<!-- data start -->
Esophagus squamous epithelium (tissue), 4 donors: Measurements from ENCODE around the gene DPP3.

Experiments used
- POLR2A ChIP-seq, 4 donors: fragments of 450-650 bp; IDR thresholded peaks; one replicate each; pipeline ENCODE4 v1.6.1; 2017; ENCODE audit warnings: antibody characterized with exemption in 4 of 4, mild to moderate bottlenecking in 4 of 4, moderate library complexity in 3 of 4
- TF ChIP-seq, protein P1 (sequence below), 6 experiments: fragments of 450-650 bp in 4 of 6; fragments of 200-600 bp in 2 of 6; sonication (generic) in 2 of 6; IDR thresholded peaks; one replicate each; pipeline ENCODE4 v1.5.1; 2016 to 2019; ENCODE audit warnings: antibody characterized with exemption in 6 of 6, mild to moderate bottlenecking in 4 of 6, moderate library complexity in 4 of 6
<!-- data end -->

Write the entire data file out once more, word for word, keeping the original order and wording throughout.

Esophagus squamous epithelium (tissue), 4 donors: Measurements from ENCODE around the gene DPP3.

Experiments used
- POLR2A ChIP-seq, 4 donors: fragments of 450-650 bp; IDR thresholded peaks; one replicate each; pipeline ENCODE4 v1.6.1; 2017; ENCODE audit warnings: antibody characterized with exemption in 4 of 4, mild to moderate bottlenecking in 4 of 4, moderate library complexity in 3 of 4
- TF ChIP-seq, protein P1 (sequence below), 6 experiments: fragments of 450-650 bp in 4 of 6; fragments of 200-600 bp in 2 of 6; sonication (generic) in 2 of 6; IDR thresholded peaks; one replicate each; pipeline ENCODE4 v1.5.1; 2016 to 2019; ENCODE audit warnings: antibody characterized with exemption in 6 of 6, mild to moderate bottlenecking in 4 of 6, moderate library complexity in 4 of 6